Wheelchair ramp safety

Is a ramp safe for me?

When looking to buy a new ramp for your wheelchair, scooter or lift you’ll want to make sure the ramp that you choose is safe. There are several important considerations. Failing to maximize safety features on and around your ramp can increase the chances for injury. Take your time, ask for help, and be thorough.

Depending on the length of your ramp, and the slope it is going to need to cover, these safety features should be a priority when assessing ramp options.

Even Ground/Stable Surface

Both ends of the ramp must be stable and flush with the surface beneath the ramp in order to make it easier to steer equipment up or down the ramp without difficulty.

Hand Rails

Hand Rails are not possible with every type or size of ramp but they do offer extra support when needed so if you need hand rails this may be a deal breaker when it comes to choosing one ramp over another.

Slip Resistant

Strips of Gator Grip or some other non-slip material will provide adequate traction, especially during rain or snow. Other ramps such as the Q-Ramp are made with a non-slip material and offer drainage to minimize risk of slipping.

Accessible Threshold

The lip or increase in grade between the ramp and, for example, a front step, needs to be accounted for. The Pride Mobility Rubber Threshold Ramp can easily solve this problem. The Handicare EZ-Access Aluminum Threshold Ramp provides a great alternative to rubber.

Weatherproofed or Pressure-treated Materials

Wood, metal, concrete, polyvinyl chloride (PVC) and composite are the best choices when choosing materials. Provided the ramp comes from a quality manufacturer or is built by a certified tradesperson, these materials will withstand extreme weather conditions and last you a long time. Each material will come with it’s own pros and cons so you’ll want to have a representative assist you with finding the solution that will best meet your needs.

Spatial Requirements

To access the ramp safely when getting both on and off, there needs to be sufficient clearance when turning and reversing. How much clearance or space you require will depend on the size of your mobility device. If your ramp is travelling a particularly steep incline you’ll need to have quite a bit of length which may also force a turn or two at platforms throughout the ramp. Without these turns your ramp may be too steep or may be so long it lands you in the street! Your representative will be able to find you the most appropriate configuration based on the amount of space you have to work with.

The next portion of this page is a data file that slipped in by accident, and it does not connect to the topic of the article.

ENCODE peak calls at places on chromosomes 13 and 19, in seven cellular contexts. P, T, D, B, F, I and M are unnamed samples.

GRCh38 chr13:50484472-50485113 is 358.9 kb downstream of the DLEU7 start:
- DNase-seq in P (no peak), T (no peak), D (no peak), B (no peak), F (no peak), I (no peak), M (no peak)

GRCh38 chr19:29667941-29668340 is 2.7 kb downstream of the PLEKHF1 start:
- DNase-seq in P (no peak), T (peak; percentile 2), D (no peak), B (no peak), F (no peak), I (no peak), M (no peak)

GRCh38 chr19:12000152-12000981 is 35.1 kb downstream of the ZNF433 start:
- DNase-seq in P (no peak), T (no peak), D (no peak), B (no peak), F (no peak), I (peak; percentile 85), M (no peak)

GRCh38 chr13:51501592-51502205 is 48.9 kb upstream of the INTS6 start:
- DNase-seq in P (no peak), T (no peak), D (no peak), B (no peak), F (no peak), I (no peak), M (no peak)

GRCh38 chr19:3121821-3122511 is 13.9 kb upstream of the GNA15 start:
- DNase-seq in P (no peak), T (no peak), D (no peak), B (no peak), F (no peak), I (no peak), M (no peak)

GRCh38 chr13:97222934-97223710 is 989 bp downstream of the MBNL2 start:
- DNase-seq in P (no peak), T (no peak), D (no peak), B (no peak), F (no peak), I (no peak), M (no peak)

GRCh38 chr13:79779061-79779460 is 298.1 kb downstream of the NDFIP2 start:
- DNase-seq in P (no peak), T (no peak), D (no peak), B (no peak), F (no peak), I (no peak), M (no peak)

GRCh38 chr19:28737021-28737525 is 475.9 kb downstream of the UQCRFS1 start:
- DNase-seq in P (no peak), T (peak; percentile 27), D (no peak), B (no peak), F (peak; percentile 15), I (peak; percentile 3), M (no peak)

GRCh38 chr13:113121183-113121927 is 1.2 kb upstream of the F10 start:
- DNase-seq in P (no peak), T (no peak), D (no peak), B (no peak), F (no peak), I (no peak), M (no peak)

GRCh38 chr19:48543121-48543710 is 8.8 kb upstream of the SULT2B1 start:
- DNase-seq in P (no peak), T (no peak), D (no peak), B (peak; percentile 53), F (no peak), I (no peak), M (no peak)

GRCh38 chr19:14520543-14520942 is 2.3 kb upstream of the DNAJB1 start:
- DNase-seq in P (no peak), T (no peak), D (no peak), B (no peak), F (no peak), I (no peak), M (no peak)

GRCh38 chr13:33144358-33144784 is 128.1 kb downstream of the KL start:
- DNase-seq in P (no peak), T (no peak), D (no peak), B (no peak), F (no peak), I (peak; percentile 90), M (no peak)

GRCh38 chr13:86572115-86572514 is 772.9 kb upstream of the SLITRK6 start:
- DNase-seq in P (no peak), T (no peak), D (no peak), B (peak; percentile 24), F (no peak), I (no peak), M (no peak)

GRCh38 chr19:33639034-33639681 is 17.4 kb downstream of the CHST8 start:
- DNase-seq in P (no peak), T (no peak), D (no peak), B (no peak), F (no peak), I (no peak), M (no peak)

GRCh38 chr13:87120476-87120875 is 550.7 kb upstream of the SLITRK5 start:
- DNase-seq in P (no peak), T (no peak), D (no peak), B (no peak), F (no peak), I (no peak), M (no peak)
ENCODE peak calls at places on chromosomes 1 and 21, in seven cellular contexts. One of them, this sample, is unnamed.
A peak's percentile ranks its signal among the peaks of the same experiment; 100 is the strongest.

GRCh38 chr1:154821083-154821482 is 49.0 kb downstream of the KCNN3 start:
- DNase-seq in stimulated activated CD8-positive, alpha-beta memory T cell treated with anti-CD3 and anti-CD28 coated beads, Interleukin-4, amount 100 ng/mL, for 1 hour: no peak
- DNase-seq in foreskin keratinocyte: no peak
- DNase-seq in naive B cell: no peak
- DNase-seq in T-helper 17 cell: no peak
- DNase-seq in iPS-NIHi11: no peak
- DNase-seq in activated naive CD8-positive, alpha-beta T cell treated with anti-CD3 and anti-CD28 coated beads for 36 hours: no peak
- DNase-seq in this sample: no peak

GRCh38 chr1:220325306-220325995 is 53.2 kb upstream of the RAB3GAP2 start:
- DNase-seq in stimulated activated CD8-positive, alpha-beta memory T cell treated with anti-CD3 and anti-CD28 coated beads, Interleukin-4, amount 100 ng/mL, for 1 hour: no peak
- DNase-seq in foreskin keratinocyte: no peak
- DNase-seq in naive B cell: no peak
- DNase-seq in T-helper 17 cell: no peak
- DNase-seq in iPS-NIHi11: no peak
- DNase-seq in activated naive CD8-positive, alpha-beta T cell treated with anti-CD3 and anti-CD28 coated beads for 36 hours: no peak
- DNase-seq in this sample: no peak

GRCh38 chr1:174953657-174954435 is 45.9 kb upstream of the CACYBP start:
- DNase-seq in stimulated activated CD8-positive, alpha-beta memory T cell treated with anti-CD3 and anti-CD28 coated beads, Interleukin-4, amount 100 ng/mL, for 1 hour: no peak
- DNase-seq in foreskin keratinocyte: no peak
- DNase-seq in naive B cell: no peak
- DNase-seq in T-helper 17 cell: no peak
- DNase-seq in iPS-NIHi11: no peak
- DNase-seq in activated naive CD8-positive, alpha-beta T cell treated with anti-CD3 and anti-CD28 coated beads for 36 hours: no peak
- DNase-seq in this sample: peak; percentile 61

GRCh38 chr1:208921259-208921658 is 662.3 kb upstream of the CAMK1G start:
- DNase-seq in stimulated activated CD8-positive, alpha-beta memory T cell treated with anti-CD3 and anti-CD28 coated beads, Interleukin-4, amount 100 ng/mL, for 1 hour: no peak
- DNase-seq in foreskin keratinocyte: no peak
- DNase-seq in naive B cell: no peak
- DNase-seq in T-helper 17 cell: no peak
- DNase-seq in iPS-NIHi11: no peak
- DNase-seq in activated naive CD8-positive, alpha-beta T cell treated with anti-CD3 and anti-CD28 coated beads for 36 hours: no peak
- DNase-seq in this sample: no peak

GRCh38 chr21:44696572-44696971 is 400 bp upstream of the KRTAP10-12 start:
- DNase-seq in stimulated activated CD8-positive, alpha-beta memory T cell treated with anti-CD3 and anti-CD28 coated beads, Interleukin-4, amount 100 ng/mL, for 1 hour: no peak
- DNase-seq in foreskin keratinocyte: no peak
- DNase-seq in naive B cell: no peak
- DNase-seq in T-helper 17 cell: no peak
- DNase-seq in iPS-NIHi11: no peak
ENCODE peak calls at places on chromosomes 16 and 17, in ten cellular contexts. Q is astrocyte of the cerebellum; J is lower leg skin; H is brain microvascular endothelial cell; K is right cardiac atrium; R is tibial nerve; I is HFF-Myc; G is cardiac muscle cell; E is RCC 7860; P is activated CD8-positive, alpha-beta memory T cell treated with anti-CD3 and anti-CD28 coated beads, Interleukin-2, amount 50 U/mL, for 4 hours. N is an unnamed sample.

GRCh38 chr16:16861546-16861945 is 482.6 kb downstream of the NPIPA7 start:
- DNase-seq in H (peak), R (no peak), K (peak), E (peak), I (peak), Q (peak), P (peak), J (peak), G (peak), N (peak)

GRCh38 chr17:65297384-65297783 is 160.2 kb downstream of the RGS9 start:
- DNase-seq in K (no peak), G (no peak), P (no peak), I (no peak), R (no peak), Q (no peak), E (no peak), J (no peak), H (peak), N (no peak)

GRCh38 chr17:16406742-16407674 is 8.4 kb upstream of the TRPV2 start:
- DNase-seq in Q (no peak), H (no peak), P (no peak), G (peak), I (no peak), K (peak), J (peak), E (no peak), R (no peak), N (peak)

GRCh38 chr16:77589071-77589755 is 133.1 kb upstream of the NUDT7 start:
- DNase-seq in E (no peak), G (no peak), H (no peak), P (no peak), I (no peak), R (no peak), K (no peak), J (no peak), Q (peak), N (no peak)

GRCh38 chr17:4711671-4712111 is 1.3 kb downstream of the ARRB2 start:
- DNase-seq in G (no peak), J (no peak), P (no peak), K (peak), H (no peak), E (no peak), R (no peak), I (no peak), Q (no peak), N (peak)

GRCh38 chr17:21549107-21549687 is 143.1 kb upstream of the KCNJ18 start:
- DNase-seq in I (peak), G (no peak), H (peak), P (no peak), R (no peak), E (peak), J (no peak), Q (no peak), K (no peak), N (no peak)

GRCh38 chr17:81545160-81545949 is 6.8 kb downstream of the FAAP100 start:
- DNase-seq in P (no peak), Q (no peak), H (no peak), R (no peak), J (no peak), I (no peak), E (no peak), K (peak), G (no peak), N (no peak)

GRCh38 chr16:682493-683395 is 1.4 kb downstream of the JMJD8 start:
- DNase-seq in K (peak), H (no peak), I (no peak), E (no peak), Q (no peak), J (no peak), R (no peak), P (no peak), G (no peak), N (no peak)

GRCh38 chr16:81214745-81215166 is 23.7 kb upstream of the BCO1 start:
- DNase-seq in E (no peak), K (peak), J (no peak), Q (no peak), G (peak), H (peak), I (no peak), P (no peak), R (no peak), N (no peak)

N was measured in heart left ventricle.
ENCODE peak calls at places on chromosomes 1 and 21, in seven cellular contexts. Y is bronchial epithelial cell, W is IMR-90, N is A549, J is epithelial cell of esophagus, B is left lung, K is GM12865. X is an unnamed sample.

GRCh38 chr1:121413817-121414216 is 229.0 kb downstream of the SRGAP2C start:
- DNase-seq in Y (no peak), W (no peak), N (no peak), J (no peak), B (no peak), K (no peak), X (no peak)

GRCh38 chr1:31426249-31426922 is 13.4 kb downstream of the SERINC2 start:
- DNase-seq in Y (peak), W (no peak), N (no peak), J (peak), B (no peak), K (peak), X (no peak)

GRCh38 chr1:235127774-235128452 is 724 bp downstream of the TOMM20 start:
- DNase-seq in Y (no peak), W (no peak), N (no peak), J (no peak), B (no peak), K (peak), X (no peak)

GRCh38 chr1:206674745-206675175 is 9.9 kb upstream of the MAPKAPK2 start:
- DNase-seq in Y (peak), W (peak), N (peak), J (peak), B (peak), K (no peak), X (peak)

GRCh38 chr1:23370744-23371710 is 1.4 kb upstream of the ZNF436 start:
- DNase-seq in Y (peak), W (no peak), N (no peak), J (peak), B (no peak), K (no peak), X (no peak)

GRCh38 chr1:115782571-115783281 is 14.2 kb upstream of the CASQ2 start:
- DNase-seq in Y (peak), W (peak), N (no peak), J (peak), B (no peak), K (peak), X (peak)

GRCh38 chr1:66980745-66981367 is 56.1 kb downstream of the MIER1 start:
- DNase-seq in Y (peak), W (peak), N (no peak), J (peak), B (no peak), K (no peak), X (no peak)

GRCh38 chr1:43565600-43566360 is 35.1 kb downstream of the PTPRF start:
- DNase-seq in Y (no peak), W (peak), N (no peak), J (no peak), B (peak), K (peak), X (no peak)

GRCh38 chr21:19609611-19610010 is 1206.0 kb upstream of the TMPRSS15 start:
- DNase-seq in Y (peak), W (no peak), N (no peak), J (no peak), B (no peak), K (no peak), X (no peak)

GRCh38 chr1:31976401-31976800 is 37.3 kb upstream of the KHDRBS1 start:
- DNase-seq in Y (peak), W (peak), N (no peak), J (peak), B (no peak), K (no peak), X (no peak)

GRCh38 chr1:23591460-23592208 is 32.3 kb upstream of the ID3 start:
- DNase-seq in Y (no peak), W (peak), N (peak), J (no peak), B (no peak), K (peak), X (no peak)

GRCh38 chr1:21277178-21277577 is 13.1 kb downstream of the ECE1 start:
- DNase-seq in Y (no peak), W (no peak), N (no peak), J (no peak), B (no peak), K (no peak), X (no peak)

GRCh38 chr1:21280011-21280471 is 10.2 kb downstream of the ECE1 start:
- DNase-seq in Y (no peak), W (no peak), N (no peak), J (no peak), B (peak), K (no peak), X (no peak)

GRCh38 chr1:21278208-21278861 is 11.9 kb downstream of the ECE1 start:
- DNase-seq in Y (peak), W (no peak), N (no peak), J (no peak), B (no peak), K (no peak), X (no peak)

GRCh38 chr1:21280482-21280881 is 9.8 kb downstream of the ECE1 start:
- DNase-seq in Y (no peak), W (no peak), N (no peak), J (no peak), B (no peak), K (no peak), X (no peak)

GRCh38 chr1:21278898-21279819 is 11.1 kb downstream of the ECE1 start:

Building Code

It is important to follow building code and standards specific to your area. Typically this standard is a foot in length for every inch in rise in order for the ramp to be at a safe incline. Contact your local government office for more information. Your local vendor also has qualified staff who can answer these questions for you.

Whether you are at the beginning of a potential ramp project, seeking to improve the safety of your existing ramp, or just looking to learn more, be diligence and ask more than one source. By doing so, you will deepen your perspective and strengthen your decision making ability.

We’ll work with you to find something that fits your budget as best possible however it’s important to remember that when you can, paying a little extra could mean the added safety and protection you need for your family or loved one. Increasing the potential for injury by cutting corners is never the answer. Be smart, and stay safe.

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